Please note: This story contains reference to someone who has died.
Last week the Canadian Sports Hall of Fame announced the release of the Indigenous Sport Heroes Education Experience that will highlight 14 of Canada’s most influential Indigenous athletes.
The live digital multimedia exhibit is set out in chapters, with each outlining the stories and accomplishments of the Indigenous hall of famers.
The attraction can also be viewed online in the form of a digital book — shining the spotlight on the athletes’ stories and accomplishments, as well as work they have done for their communities.
Today is #NIPD2021 and we are so honoured to have inducted 14 Indigenous athletes & builders into Canada’s Sports Hall of Fame. Their journeys are those of great sacrifice, hard work, and resilience, connected through a passion to build Canada through sport. pic.twitter.com/R5EYGNtz0b
— Canada’s Sports Hall of Fame (@sportshall) June 21, 2021
Cheryl Bernard, President and CEO of the Canada Sports Hall of Fame, said the digital book is “one of the most important initiatives for the Canada Sports Hall of Fame”.
Four of the athletes featured are Tom Longboat, Sharon and Shirley Firth and Chief Wilton (Willie) Littlechild.
Longboat was a distance runner from the Six Nations Grand River reserve in Ontario and in 1951 the Tom Longboat Awards were established to recognise Aboriginal athletes that “demonstrate outstanding contributions to sport in Canada”.
Forced to attend the Mohawk Institute Residential School when he was 12, he escaped in his second year and was brought back, he ran away a second time, hiding in his uncle’s farmhouse. Despite experiencing stereotypes and racial slurs throughout his running/sporting career (c) pic.twitter.com/qPkqSymQA3
— Canada’s Sports Hall of Fame (@sportshall) July 7, 2021
Sharon and Shirley Firth are twins who share the honour of being the first Indigenous women inducted into the Hall of Fame in 2015.
#TBT : Twins, Sharon & Shirley Firth, were pioneers in cross-country skiing for the Northwest Territories and represented 🇨🇦 at 4 Olympic Winter Games. They became the first indigenous women inducted into Canada’s Sports Hall of Fame, in 2015. #MakeAnImpact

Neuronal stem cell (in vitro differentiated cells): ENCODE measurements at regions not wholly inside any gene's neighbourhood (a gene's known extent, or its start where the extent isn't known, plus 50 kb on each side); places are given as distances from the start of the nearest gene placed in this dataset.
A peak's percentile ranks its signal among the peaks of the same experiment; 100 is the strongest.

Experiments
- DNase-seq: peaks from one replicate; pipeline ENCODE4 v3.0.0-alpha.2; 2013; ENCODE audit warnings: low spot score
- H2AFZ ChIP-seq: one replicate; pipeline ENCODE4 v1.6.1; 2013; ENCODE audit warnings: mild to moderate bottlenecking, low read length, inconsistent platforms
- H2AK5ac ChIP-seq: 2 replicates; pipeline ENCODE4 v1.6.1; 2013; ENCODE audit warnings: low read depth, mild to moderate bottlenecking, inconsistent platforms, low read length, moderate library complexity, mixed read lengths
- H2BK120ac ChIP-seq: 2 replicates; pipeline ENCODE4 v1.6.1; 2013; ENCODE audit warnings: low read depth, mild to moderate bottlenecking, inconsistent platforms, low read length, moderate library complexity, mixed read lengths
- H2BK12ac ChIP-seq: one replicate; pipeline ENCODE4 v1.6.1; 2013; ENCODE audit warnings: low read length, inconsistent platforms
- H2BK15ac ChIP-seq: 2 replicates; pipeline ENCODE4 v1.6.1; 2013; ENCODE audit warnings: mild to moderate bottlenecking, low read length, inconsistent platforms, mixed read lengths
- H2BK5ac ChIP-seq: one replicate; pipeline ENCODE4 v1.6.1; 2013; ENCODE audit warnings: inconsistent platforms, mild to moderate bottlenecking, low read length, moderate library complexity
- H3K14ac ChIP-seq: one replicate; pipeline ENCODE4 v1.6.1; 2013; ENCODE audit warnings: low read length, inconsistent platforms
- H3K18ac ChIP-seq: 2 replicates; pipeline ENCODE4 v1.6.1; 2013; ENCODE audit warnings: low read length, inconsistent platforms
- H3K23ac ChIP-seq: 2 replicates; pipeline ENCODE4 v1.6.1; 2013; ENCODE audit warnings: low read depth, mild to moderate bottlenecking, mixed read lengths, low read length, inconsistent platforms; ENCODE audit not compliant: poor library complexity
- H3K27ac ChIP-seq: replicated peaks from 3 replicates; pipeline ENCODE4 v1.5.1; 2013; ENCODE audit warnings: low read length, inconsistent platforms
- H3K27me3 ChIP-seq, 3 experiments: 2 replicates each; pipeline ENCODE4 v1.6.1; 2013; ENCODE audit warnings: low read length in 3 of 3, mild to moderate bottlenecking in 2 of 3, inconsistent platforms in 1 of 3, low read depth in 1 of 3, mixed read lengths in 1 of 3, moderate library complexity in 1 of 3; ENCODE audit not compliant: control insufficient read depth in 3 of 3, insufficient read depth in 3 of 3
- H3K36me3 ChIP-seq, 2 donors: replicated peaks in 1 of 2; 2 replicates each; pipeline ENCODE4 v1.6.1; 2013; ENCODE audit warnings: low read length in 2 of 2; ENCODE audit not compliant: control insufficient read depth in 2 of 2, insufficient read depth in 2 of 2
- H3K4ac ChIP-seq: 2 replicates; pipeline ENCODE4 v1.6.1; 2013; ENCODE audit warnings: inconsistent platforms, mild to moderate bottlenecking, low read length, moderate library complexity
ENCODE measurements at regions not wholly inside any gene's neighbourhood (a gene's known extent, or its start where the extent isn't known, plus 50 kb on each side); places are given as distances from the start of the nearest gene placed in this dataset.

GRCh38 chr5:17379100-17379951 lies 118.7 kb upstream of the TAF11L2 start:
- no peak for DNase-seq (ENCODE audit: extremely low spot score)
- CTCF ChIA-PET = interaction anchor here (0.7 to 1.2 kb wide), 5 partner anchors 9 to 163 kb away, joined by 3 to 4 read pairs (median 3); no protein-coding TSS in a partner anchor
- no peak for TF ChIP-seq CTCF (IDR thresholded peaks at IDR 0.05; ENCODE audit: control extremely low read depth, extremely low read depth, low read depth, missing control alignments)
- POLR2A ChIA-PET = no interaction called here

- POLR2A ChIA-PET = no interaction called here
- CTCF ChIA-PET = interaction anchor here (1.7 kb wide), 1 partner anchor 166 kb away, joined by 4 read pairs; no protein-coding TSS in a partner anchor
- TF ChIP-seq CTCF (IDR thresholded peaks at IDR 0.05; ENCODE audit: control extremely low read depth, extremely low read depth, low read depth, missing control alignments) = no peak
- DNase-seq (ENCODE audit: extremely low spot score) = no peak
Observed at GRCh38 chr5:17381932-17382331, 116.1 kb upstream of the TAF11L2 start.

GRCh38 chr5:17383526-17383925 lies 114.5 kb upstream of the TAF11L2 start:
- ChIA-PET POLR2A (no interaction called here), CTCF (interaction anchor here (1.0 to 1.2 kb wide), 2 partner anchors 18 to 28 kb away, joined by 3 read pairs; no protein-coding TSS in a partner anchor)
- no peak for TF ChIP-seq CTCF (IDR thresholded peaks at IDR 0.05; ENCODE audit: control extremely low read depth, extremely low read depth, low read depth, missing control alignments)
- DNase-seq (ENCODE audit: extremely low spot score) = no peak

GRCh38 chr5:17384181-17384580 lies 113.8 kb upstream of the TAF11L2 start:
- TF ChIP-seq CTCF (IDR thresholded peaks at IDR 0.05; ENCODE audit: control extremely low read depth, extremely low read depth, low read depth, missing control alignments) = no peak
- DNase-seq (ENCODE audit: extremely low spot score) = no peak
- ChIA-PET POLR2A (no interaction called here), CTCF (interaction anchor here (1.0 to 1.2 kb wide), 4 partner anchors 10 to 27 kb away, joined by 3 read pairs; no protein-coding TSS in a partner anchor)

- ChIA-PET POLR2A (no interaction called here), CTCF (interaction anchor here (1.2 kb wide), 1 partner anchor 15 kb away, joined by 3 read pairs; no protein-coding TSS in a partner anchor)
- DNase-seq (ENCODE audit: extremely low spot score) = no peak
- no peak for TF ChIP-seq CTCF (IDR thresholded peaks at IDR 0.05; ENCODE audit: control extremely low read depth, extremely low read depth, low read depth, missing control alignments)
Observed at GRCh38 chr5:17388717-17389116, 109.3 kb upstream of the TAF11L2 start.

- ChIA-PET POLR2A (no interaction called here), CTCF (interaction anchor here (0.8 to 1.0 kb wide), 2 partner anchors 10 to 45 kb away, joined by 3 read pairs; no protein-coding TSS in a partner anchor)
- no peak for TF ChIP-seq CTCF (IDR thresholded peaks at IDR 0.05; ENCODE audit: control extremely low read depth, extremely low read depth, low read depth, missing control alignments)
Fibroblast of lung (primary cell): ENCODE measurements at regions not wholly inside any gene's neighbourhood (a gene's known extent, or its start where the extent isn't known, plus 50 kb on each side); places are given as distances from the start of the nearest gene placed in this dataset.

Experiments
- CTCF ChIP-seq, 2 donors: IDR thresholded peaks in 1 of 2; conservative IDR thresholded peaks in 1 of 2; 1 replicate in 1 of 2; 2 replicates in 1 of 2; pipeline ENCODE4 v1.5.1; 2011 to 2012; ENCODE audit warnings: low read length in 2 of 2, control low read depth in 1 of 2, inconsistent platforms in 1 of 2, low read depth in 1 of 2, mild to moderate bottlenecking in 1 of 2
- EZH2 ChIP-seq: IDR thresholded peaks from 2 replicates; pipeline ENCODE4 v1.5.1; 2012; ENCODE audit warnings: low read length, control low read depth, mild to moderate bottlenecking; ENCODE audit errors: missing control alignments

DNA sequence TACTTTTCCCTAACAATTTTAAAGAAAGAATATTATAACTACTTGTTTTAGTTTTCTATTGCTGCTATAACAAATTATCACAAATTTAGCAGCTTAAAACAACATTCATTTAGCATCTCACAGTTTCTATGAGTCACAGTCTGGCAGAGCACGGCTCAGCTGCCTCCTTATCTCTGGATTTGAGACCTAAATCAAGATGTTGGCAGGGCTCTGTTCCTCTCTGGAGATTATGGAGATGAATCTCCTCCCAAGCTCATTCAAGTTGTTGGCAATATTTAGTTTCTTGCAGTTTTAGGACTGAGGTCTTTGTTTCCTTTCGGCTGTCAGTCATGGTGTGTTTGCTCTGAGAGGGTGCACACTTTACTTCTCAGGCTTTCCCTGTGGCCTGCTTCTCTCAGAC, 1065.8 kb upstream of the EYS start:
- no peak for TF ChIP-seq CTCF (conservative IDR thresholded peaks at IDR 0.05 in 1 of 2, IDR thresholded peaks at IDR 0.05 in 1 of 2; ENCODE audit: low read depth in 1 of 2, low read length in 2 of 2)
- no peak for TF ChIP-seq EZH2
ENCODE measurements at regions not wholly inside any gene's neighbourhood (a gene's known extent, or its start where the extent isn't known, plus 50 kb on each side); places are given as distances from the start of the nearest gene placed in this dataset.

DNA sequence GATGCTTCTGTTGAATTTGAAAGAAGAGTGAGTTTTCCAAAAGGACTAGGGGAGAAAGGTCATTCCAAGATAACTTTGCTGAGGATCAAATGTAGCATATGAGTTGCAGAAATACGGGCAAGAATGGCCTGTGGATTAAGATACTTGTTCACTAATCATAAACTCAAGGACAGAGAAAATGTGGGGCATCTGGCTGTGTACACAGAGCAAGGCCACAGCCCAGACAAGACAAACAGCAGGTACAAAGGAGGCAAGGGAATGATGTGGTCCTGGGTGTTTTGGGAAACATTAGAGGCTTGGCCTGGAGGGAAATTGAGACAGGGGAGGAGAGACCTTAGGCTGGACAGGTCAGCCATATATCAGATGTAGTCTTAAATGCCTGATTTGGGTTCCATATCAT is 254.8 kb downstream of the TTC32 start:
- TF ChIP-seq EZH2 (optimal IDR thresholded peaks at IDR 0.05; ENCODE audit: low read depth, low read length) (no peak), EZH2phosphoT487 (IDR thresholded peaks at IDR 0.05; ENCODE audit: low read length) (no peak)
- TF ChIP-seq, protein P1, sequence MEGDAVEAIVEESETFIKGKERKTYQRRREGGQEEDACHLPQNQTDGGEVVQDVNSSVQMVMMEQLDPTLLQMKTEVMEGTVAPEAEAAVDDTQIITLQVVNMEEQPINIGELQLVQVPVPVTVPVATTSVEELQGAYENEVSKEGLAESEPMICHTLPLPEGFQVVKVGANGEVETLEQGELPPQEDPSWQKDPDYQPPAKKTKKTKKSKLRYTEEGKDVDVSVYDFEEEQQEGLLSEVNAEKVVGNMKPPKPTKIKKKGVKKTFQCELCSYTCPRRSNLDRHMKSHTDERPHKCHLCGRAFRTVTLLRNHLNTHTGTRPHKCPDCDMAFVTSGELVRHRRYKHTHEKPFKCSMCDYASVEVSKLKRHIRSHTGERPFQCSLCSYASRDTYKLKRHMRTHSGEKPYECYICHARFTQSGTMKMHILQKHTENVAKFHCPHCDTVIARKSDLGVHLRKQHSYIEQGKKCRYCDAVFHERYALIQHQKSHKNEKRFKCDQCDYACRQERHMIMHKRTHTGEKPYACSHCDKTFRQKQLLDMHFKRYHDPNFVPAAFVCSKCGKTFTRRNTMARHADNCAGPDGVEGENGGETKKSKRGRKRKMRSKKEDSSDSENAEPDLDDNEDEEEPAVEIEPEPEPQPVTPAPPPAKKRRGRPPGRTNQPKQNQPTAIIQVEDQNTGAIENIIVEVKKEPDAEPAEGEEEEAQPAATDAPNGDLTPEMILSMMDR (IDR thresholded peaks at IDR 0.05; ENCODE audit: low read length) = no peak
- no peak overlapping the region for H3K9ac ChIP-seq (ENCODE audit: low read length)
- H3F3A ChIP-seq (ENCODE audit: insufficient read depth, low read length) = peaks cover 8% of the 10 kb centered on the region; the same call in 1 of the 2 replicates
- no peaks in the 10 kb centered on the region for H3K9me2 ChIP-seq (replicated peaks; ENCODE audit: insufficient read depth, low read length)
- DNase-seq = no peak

— Sport Canada (@SportCanada_EN) October 3, 2019
Littlechild, a member of Ermineskin Cree Nation in Alberta, is a former MP and one of the founders of the North American Indigenous Games.
Osâw kihîw | Mahihkan Pimohtêw | Chief Wilton Littlechild was born and raised by his grandparents on the Ermineskin Cree Nation Reserve at Maskwacîs, Alberta. Despite enduring years in the Residential School system, Wilton Littlechild found solace and strength in playing sport. pic.twitter.com/vBcnp3b1tm
— Canada’s Sports Hall of Fame (@sportshall) July 27, 2021
He was inducted into Canada’s Sports Hall of Fame in 2018 and holds the distinction of being one of the few people to have won multiple Tom Longboat awards, first in 1967 and again in 1974.
Littlechild said he believes the exhibit will be extremely beneficial.
“Canada’s Sports Hall of Fame has a very important role to play in advancing peace and Reconciliation and one of the ways is to tell the national story about Indigenous athletes in history,” he said.
“Reconciliation is about having good relations and the more we know about each other and the more we work together, building on the strengths of each other, the more united and stronger Canada, our home and native land, will be.”
The book is set to be launched as a part of a 10-year initiative to highlight Indigenous athletes throughout Canadian history.
By Teisha Cloos